How Do I Choose the Best Pizza Stone?

- May 11, 2018-

  Making pizza at home can be a fun meal, and using a pizza stone can help ensure the pizza crust comes out crispy, chewy, or however you like it. Choosing the best pizza stone starts with measuring your oven carefully to make sure the stone will fit well inside the oven. It helps to choose a stone that is as close to the dimensions of the oven as possible; this helps the stone capture and retain heat more efficiently. Be sure to consider your budget as well, as stones can vary in price according to size and quality.

  The stones are usually made from firebrick, which is a material that can capture and retain heat effectively, spreading the heat evenly throughout the oven and leading to a more evenly cooked pizza. Some stones are thinner than others, and some are more prone to cracking. Be sure to read pizza stone reviews on the Internet to find out how durable the stones you are considering purchasing have been for other customers. You should not base your decision entirely on these reviews alone, but they may give you an indication if there is a consistent problem with a specific brand of stone.

  Generally speaking, thicker stones are better. They are more resistant to damage and cracking, and they may retain heat more efficiently. Pizza stone models usually come in either squares or circles. Both are usually well suited for making pizzas, but the square stone will cover more of the oven and it will make putting the pizza on the stone and taking it off much easier. It is also a good choice if you intend to make other types of food on the stone, as the square stone gives you more placement options. Round stones can be less expensive, however, so if you are on a tight budget, consider the round stone instead.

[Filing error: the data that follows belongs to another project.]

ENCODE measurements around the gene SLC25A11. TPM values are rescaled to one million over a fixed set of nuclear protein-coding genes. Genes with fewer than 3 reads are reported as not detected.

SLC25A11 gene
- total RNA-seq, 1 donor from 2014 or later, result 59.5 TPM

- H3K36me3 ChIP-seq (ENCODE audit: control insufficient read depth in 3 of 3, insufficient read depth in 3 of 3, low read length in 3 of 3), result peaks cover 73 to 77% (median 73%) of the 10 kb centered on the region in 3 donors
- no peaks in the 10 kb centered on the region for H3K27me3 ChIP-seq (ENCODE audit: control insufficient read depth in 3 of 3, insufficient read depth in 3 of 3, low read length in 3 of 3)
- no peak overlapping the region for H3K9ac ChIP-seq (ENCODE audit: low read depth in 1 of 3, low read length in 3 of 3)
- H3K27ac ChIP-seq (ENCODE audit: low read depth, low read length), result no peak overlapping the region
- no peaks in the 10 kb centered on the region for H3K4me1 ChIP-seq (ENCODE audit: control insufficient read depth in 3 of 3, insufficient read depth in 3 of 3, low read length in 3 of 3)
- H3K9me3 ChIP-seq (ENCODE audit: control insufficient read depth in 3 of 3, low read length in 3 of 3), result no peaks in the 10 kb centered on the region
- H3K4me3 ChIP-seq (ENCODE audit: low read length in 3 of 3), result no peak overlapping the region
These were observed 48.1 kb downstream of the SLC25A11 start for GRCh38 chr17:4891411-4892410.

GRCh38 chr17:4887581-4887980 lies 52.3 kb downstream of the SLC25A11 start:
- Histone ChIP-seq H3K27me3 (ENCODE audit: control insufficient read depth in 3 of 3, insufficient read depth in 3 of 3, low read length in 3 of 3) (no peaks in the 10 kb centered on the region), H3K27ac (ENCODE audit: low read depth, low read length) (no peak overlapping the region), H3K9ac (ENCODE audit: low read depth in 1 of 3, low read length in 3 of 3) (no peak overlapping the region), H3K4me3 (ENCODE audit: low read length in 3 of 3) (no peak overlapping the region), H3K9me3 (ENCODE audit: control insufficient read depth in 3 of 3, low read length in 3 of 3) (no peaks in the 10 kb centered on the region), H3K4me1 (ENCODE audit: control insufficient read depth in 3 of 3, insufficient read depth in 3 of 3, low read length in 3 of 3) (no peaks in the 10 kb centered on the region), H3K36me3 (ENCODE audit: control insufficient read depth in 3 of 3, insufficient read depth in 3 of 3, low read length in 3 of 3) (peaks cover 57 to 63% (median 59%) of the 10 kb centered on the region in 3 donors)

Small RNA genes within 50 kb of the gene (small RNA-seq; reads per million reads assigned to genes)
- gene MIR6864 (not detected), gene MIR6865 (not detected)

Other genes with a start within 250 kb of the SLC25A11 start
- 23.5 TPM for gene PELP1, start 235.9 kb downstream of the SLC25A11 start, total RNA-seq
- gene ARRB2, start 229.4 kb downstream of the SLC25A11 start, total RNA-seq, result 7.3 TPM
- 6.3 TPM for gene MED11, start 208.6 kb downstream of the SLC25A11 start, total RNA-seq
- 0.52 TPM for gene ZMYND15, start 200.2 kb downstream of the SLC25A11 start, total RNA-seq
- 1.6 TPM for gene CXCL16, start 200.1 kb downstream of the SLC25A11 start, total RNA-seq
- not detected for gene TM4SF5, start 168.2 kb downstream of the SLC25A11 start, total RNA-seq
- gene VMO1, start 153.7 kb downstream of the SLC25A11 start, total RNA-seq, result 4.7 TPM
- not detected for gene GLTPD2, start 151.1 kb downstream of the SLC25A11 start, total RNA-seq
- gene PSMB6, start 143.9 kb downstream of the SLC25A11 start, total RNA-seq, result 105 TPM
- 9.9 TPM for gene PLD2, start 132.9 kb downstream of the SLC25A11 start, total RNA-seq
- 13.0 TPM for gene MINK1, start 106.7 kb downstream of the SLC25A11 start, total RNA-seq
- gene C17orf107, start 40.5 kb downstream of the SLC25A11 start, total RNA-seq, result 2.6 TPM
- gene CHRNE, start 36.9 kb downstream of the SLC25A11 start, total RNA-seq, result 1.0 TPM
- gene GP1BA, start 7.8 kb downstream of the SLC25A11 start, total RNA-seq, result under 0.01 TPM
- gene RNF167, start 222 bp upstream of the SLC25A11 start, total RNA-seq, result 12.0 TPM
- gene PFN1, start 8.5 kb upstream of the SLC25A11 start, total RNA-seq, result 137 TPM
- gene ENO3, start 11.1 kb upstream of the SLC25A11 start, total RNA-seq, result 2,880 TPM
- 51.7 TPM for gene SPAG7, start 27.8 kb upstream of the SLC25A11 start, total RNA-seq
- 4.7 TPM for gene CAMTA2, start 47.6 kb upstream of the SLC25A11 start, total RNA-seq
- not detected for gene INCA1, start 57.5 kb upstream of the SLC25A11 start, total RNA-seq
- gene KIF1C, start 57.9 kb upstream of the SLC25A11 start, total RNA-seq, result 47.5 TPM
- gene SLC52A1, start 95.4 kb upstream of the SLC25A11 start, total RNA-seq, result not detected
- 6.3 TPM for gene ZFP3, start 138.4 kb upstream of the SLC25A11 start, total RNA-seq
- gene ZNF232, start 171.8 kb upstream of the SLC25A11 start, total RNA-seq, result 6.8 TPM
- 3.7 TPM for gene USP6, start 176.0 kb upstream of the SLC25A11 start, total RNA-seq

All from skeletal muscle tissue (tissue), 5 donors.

The do-it-yourselfer can make a pizza stone from scratch by buying unglazed quarry tiles from a local hardware or supply store. These tiles can be laid in the oven to capture and retain heat in much the same way that a pizza stone will, and the cost of the tiles will be significantly less than that of a stone. The tiles will need to be laid out before every use, however, which means more of an investment of time, and they can be prone to cracking due to the high temperature of the oven.